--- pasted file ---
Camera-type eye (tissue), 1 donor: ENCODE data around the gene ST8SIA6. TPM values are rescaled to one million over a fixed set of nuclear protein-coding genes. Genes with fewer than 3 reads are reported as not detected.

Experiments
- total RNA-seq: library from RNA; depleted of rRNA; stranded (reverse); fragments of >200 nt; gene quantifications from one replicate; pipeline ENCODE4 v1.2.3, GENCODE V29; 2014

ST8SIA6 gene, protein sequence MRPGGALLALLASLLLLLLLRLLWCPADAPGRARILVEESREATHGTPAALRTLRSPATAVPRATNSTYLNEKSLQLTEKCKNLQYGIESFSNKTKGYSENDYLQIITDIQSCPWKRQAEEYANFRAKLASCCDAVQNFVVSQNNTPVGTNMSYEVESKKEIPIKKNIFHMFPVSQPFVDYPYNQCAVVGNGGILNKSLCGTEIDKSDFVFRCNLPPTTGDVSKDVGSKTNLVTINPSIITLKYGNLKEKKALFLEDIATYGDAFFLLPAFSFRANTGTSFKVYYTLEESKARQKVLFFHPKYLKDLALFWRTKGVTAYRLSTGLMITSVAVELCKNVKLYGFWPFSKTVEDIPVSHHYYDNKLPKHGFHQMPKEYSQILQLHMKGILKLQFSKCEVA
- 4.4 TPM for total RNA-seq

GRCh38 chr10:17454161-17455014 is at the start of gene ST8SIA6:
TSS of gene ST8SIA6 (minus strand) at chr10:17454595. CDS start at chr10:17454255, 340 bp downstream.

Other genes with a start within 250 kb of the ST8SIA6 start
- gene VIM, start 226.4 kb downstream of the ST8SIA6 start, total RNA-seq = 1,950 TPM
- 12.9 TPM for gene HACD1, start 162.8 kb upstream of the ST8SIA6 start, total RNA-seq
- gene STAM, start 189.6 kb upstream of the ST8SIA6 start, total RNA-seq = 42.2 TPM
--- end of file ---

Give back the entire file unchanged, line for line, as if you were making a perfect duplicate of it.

Camera-type eye (tissue), 1 donor: ENCODE data around the gene ST8SIA6. TPM values are rescaled to one million over a fixed set of nuclear protein-coding genes. Genes with fewer than 3 reads are reported as not detected.

Experiments
- total RNA-seq: library from RNA; depleted of rRNA; stranded (reverse); fragments of >200 nt; gene quantifications from one replicate; pipeline ENCODE4 v1.2.3, GENCODE V29; 2014

ST8SIA6 gene, protein sequence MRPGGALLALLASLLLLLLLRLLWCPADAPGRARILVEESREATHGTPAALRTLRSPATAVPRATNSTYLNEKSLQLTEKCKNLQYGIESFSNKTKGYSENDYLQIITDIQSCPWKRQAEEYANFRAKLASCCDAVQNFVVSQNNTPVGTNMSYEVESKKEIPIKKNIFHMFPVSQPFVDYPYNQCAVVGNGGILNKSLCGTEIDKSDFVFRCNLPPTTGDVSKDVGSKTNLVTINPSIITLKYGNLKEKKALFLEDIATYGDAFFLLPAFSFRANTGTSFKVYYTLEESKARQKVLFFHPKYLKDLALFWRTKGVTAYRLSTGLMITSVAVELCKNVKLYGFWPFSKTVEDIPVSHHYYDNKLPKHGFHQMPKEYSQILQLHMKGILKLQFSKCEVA
- 4.4 TPM for total RNA-seq

GRCh38 chr10:17454161-17455014 is at the start of gene ST8SIA6:
TSS of gene ST8SIA6 (minus strand) at chr10:17454595. CDS start at chr10:17454255, 340 bp downstream.

Other genes with a start within 250 kb of the ST8SIA6 start
- gene VIM, start 226.4 kb downstream of the ST8SIA6 start, total RNA-seq = 1,950 TPM
- 12.9 TPM for gene HACD1, start 162.8 kb upstream of the ST8SIA6 start, total RNA-seq
- gene STAM, start 189.6 kb upstream of the ST8SIA6 start, total RNA-seq = 42.2 TPM